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Essex Field Club
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Essex Field Club

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EFC Centre at Wat Tyler Country ParkWe are closed due to the Covid-19 situation, but we are otherwise normally open to the public at our centre at Wat Tyler Country Park every Saturday, Sunday and bank holiday 11am-4pm, check. We are also normally open on Wednesdays 10am-4pm.

Geology Site Account

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The Coppice, KELVEDON HATCH , Brentwood District, TQ573993, General geological site

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Site category: London Clay, Claygate or Bagshot Beds

Site name: The Coppice

Grid reference: TQ 573993

Brief description of site:

Area of woodland with a varied geology and the potential to create exposures in Warley Gravel and/or Bagshot Sand.


Summary of geological interest

The Coppice is a semi-natural broad-leaved wood north of the village, through which flows a tributary stream of the River Roding. The wood is designated as a biological Site of Special Scientific Interest (SSSI).

The bedrock geology of the area consists of London Clay, overlain by Claygate Beds and Bagshot Sand. On top of the Bagshot Sand is an extensive spread of ‘Warley Gravel’ (called Stanmore Gravel on modern geological maps), which dates from an early period of the Ice Age and may be over a million years old. The origin of the Warley gravel is unknown, but one theory is that it was deposited by a south bank tributary of the early Thames when the Thames flowed across central Essex.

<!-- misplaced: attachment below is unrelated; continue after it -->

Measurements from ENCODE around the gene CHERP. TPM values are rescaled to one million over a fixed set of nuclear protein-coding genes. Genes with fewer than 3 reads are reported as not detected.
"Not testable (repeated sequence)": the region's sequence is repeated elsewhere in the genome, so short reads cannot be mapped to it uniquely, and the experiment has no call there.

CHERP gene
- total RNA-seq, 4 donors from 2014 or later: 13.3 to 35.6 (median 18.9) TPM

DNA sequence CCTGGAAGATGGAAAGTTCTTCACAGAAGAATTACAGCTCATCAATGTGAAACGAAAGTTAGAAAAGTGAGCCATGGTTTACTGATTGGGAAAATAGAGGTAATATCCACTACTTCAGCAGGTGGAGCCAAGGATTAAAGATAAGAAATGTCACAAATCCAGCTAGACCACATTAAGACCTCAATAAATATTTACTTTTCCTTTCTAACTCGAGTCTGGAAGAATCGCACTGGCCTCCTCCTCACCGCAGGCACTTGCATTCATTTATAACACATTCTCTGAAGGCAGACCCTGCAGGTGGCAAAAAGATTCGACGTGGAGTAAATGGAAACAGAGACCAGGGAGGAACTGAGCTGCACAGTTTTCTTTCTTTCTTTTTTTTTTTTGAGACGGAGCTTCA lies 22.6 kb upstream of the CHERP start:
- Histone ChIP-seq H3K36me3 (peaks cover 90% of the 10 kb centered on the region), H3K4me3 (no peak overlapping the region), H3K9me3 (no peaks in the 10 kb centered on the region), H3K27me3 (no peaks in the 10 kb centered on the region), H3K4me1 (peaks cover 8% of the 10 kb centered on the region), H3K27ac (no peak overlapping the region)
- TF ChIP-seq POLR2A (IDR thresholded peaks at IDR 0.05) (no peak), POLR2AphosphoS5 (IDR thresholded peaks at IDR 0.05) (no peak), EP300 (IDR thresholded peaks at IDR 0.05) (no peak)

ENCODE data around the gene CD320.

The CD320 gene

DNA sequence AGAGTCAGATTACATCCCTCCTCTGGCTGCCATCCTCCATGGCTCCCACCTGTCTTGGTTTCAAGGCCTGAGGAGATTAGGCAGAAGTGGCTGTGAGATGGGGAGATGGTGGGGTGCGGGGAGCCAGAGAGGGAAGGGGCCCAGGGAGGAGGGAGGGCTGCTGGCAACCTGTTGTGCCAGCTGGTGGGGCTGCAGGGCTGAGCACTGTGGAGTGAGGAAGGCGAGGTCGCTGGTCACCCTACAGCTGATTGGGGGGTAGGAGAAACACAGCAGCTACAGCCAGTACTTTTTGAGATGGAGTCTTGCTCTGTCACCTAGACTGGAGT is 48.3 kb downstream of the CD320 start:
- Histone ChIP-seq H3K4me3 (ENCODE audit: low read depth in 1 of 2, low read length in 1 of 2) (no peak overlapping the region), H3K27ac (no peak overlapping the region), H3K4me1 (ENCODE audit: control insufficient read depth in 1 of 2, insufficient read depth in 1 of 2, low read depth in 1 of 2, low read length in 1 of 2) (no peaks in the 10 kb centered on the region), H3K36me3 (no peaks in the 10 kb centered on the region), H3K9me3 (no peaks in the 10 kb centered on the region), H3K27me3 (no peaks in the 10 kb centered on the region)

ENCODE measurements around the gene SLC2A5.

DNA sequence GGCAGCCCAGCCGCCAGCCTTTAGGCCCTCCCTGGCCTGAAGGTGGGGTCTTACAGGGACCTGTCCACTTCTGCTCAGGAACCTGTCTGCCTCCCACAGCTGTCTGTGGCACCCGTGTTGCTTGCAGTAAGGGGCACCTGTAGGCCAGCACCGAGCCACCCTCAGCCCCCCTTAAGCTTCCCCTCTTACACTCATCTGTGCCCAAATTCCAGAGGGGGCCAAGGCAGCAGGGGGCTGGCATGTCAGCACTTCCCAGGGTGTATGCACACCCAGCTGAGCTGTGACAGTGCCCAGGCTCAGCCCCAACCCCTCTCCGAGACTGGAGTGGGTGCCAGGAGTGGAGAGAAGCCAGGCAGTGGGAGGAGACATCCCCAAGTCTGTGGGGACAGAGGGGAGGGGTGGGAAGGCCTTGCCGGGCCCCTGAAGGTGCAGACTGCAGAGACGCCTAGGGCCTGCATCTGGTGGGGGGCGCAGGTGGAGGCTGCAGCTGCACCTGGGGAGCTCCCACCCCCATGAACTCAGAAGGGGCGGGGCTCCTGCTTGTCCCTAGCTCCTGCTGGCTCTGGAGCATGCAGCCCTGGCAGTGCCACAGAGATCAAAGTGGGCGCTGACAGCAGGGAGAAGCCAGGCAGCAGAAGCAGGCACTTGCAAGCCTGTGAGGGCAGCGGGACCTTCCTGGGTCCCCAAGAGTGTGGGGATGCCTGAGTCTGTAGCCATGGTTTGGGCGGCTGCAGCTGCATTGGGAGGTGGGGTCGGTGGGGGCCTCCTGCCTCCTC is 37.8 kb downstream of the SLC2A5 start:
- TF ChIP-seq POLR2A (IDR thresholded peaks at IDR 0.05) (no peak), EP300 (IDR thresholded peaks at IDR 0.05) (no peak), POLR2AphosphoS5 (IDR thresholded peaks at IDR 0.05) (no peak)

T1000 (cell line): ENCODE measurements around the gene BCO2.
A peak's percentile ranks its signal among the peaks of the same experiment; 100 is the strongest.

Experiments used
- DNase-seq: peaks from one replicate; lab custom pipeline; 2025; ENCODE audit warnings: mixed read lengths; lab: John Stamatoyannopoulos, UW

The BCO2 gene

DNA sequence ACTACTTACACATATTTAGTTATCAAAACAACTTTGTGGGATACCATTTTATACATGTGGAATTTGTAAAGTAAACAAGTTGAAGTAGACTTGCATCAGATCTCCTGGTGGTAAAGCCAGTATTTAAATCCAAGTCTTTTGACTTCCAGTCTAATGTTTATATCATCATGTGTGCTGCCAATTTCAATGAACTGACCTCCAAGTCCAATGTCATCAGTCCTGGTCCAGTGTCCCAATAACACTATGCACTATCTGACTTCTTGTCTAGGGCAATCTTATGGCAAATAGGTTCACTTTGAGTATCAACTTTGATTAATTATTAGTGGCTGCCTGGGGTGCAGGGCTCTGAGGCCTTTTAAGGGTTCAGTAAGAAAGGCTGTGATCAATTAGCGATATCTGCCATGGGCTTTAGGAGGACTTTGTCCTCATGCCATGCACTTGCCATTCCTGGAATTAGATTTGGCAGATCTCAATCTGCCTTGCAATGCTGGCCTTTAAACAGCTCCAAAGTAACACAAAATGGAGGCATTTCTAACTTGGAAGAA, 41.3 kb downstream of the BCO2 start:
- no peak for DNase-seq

The modern stream has cut a deep valley through the Warley Gravel and underlying Bagshot Sand and exposed the Claygate Beds in the valley bottom. A public footpath leads north from School Lane along the western edge of the wood and the ground falls away steeply on the right down to the stream. On the left hand side of the path at one point is a small bank of yellow-brown Bagshot Sand. Further along the path the level ground of an old overgrown gravel pit can be seen on the left and here, in places, there are rounded pebbles and cobbles of flint. There are also various rock types that have clearly been transported considerable distances before being incorporated in the gravel. The path is paved for most of its length with well-rounded pebbles from this gravel.

The low bank of Bagshot Sand could be cleaned to provide a very fine, albeit small, exposure. The steep bank of the old gravel pit, adjacent to the field, could also be excavated to create an exposure of Warley Gravel. This work would be of great value as exposures of Bagshot Sand and Warley Gravel are very rare in Essex.


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Reference: Dines & Edmunds (p.24)

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